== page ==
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USS RUDYERD BAY was the 27th CASABLANCA - class escort aircraft carrier and the first ship in the Navy to bear the name. Decommissioned on June 11, 1946, the RUDYERD BAY was placed in the Atlantic Reserve Fleet, Boston. The ship was re-classified CVU 81 on June 12, 1955, and AKV 29 on May 7, 1959. The RUDYERD BAY was stricken from the Navy list on August 1, 1959, and was sold to Cantieri Navali Santa Maria, Genoa, Italy, in January 1960.
|General Characteristics:||Awarded: 1942|
|Keel laid: October 24, 1943|
|Launched: January 12, 1944|
|Commissioned: February 25, 1944|
|Decommissioned: June 11, 1946|
|Builder: Kaiser Shipbuilding Co., Vancouver, Wash.|
|Propulsion system: four boilers|
|Length: 512.5 feet (156.2 meters)|
|Flight Deck Width: 108 feet (32.9 meters)|
|Beam: 65 feet (19.9 meters)|
|Draft: 22.6 feet (6.9 meters)|
|Displacement: approx. 10,400 tons full load|
|Speed: 19 knots|
|Aircraft: 28 planes|
|Armament: one 5-inch L/38 gun, 16 40mm guns, 20 20mm guns|
This section contains the names of sailors who served aboard USS RUDYERD BAY. It is no official listing but contains the names of sailors who submitted their information.
|March - August 1944||VC-77 (12 FM and 19 TBF/TBM)|
|March - July 1945||VC-96 (20 FM and 11 TBM)|
History of USS RUDYERD BAY:
RUDYERD BAY (CVE 81) was laid down under Maritime Commission contract (MC hull 1118) on 24 October 1943 by the Kaiser Shipbuilding Co., Vancouver, Wash.; launched 12 January 1944, sponsored by Mrs. Scott E. Peck, acquired by the Navy on 25 February 1944, and commissioned the same day, Capt. C. S. Smiley in command.
Following shakedown off southern California, RUDYERD BAY ferried planes to Espiritu Santo in April and May; conducted qualification exercises off California into July; then made another ferry run, this time to Majuro. On her return, she embarked Composite Squadron 77 (VC-77) and, on 8 August, she again headed west. At Eniwetok, she joined TG 30.8, the fast carrier forces' replenishment group, with which she arrived at Manus on the 31st.
During early September, she covered the replenishment group as the 3rd Fleet supported the Palau campaign. In October, she continued that cover as strikes against the Philippines began. On the 18th, she took on wounded sailors from torpedoed HOUSTON (CL 81), transported them to Ulithi, whence, in November, she resumed covering operations which continued into the new year.
On 29 December, RUDYERD BAY, with NEHENTA BAY (CVE 74), tankers, and other ships, departed Ulithi. In the Philippine Sea until 10 January 1945, the replenishment group shifted to the South China Sea as the fast carriers continued support of the Lingayen assault and conducted strikes against enemy installations and shipping from Indochina to Formosa. On the 22nd, they retired, via the Sulu and Mindanao Seas and Leyte Gulf, to Ulithi.
RUDYERD BAY remained at Ulithi until 10 February. She then proceeded to Saipan to prepare for the assault on Iwo Jima. Departing the Marianas in TG 51.17, she provided air cover for the troop transports en route to the Volcano Islands, 16 to 18 February. On the 18th, she joined TG 52.2 and, from then until 8 March, operated to the east of Iwo Jima as VC-77 flew support missions over the contested island and antisubmarine patrols over the surrounding waters.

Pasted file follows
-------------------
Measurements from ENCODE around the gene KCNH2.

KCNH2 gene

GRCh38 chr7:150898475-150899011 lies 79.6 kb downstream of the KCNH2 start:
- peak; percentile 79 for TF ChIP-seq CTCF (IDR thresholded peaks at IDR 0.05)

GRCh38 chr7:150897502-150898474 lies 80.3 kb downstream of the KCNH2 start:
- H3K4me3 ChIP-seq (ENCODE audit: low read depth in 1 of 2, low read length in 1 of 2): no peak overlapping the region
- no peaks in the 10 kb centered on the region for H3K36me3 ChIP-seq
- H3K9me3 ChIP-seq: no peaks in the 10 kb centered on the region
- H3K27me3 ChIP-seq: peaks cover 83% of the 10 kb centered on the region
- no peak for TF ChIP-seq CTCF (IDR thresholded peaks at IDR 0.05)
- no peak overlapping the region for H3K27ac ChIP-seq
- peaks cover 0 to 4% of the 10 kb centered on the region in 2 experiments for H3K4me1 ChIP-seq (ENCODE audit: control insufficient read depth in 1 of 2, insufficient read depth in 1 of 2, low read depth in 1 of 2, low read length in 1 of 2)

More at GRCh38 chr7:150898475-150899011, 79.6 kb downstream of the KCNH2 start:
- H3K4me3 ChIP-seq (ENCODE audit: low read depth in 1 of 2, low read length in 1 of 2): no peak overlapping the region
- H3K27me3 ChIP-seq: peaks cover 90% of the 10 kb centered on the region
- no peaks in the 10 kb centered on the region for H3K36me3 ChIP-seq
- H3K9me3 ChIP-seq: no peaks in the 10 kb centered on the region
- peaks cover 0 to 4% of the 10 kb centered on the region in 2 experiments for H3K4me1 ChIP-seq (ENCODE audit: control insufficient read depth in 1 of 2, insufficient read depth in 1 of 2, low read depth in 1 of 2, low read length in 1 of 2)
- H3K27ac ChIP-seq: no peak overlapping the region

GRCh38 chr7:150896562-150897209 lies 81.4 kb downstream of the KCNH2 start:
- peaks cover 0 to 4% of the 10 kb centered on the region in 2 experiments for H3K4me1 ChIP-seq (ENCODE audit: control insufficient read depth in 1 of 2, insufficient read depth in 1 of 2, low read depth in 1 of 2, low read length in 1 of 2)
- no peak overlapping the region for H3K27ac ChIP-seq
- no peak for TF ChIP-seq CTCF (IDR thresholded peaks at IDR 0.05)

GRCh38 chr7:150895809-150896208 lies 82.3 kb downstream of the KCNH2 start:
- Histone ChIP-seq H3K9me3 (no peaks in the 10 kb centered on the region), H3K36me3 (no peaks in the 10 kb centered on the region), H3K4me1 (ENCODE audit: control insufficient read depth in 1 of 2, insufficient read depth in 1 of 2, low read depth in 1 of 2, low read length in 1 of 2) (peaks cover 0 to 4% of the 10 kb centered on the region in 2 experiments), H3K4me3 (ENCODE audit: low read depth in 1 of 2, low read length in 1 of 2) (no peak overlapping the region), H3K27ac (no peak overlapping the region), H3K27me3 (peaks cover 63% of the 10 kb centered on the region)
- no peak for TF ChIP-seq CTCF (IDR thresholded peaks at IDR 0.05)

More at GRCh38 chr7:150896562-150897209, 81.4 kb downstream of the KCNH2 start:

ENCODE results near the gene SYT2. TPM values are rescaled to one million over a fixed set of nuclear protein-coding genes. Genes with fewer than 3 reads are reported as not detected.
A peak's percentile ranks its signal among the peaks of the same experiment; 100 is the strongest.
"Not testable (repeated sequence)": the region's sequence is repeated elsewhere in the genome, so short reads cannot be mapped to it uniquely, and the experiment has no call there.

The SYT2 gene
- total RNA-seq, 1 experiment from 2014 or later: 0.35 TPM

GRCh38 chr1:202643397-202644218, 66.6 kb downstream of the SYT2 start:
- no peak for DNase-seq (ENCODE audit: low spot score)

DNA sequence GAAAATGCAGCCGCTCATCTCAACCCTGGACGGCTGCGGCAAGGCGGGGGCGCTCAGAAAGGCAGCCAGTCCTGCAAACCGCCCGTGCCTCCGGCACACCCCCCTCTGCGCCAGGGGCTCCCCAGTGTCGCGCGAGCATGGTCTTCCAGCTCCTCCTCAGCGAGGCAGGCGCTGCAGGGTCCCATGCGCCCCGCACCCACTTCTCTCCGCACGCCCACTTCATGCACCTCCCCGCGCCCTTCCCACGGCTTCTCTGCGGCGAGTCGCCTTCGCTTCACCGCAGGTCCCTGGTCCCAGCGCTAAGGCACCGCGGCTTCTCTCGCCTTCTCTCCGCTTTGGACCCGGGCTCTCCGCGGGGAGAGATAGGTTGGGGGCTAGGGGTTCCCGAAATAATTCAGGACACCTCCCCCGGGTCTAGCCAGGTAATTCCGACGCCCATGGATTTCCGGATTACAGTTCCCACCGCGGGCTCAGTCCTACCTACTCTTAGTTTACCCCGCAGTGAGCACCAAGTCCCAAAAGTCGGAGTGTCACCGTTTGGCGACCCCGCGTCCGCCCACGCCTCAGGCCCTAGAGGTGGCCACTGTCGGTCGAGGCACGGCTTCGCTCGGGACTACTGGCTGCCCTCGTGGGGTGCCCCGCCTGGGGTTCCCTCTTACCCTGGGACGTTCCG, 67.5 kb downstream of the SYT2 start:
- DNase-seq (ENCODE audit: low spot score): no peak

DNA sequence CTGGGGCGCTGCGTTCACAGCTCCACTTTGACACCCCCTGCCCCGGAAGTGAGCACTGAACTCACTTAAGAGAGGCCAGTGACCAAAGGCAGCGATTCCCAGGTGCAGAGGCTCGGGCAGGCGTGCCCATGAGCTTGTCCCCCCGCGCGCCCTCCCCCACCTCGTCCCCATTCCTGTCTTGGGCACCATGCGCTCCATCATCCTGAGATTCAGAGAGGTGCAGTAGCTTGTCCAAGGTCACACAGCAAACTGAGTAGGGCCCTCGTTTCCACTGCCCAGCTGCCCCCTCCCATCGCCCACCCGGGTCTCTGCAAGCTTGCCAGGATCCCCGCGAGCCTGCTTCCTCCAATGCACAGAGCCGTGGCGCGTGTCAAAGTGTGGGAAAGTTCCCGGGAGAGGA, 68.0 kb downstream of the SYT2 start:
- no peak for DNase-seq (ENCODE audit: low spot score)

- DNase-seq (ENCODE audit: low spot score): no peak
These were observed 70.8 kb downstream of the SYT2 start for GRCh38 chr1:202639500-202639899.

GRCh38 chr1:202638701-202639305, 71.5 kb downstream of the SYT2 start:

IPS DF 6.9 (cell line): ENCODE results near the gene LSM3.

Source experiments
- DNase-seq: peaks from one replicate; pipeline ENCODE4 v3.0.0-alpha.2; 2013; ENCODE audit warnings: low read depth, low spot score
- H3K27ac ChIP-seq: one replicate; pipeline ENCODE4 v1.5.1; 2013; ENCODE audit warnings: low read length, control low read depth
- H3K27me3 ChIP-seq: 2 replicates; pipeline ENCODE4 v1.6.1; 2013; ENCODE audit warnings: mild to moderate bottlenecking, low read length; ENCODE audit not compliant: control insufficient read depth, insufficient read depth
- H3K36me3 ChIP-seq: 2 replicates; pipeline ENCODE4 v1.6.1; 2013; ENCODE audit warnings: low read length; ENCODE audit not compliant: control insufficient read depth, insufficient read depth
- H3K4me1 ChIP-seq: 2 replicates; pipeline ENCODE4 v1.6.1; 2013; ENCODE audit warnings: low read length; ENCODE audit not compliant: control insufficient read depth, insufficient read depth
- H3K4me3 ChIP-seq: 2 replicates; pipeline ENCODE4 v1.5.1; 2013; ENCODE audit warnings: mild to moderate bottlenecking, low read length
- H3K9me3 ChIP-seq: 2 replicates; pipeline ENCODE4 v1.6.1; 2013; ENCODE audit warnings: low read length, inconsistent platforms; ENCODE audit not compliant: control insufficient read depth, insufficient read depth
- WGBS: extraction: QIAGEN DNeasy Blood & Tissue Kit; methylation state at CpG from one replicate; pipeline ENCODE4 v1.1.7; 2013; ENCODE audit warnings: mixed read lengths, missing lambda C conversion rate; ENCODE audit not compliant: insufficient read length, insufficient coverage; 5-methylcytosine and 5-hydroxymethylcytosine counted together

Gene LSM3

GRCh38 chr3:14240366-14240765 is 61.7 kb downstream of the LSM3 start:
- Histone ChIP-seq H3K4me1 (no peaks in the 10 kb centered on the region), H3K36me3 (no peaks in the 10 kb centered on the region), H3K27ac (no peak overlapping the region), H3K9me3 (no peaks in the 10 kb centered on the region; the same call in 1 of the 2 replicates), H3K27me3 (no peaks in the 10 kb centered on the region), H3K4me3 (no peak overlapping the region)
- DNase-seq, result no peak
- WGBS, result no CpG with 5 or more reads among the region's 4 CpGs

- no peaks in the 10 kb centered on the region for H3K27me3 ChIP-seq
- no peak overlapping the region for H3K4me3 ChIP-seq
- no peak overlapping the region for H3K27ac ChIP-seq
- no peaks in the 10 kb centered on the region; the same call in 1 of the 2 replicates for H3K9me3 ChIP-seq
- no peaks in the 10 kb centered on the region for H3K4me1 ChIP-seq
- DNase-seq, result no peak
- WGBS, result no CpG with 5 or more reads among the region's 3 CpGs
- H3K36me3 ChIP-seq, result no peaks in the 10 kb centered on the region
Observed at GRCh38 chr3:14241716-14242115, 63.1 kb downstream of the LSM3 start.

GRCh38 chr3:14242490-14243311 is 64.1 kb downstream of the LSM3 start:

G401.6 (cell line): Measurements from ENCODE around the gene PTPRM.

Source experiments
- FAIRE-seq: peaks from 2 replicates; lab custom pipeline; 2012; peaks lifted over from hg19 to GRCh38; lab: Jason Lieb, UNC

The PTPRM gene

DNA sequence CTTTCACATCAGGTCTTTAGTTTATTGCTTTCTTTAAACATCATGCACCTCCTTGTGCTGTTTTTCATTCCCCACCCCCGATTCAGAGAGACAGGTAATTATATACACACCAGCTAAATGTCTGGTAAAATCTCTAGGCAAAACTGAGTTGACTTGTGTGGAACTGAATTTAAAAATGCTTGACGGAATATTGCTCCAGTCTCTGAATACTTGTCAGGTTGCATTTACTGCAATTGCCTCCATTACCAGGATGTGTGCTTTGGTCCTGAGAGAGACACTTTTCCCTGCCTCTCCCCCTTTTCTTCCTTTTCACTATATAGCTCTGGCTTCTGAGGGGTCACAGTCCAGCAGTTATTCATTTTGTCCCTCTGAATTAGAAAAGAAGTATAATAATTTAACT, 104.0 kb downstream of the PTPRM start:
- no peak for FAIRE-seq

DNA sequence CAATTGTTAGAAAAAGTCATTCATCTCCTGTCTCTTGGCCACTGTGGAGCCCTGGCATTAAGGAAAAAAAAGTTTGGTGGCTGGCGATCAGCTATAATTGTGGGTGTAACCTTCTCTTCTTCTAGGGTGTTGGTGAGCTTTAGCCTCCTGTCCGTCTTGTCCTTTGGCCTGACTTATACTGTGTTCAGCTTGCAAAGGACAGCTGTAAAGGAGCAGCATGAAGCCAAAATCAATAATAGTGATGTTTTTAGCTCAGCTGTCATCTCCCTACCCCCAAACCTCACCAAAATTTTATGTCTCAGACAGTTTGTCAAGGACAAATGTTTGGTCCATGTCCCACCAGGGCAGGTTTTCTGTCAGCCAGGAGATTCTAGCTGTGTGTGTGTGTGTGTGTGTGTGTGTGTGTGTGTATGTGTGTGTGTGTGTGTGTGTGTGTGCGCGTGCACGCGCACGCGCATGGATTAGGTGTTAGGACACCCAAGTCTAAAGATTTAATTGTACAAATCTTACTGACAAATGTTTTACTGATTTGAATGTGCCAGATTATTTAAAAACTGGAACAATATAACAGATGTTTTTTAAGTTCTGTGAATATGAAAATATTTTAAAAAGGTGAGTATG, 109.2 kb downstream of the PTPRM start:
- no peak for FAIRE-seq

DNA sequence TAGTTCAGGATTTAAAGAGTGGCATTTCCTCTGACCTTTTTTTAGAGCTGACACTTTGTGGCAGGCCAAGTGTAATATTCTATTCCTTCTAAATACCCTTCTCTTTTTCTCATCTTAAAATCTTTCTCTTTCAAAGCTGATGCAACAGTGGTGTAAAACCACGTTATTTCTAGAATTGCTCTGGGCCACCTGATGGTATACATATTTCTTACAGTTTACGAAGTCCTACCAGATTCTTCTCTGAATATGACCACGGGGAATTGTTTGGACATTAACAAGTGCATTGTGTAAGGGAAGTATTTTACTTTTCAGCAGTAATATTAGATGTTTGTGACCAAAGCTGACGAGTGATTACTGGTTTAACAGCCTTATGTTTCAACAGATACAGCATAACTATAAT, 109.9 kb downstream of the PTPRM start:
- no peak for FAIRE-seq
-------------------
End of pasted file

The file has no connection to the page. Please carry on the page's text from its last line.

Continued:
Anchored at Ulithi from 11 to 20 March, RUDYERD BAY, with VC-96 now embarked, got underway for the Ryukyus in TU 52.1.2 on the 21st. On the 25th, she arrived at her position 60 miles to the south of Okinawa and began launching strikes against enemy positions on Kerama Retto and on Okinawa. With the exceptions of 1 April and 8 April, VC-96 flew daily support missions until 17 April. On 13, 14, and 15 April, the squadron target was shifted from Okinawa Gunto to Sakishima Gunto. On 17 April, RUDYERD BAY rotated to TG 50.8. For the next 10 days, she provided air cover for that group, then returned to TG 52.1 and resumed support missions for the troops fighting ashore. On 8 May, she again joined TG 50.8, which she covered until retiring from the Ryukyus on the 20th. By that time, VC-96 had flown 1,257 missions in support of the Okinawa offensive.
RUDYERD BAY arrived at Guam on the 23rd, detached VC-96 and embarked VC-85 as passengers for transport back to the United States.
By the end of July, the escort carrier had completed a shipyard overhaul and had been reassigned to plane ferry duty. On 1 August, she departed Alameda for the Marshalls. On the 14th, hostilities ceased. RUDYERD BAY continued on, discharged cargo and passengers at Eniwetok, then proceeded to Ulithi and the Philippines, whence she moved VC-33 to Okinawa. There, she embarked another squadron for the voyage back to California.
On 8 October, she arrived at San Francisco, underwent repairs and alterations to enable her to carry troops, then joined the "Magic Carpet" fleet. Into the new year, she brought veterans of the Pacific war back to the United States. On 23 January 1946, she completed her last transpacific run; and, on 18 February, she departed California for the east coast. Transiting the Panama Canal on the 28th, she offloaded aircraft at Jacksonville in early March, and proceeded to Boston to begin inactivation.
Decommissioned 11 June 1946, RUDYERD BAY, redesigated CVU 81 on 12 June 1955, and AKV 29 in 1959, remained in the Atlantic Reserve Fleet, berthed at Boston, until struck from the Navy list on 1 August 1959. In January 1960, she was sold to Cantieri Navali Santa Maria, Genoa, Italy.
RUDYERD BAY earned five battle stars during World War II.
USS RUDYERD Image Gallery: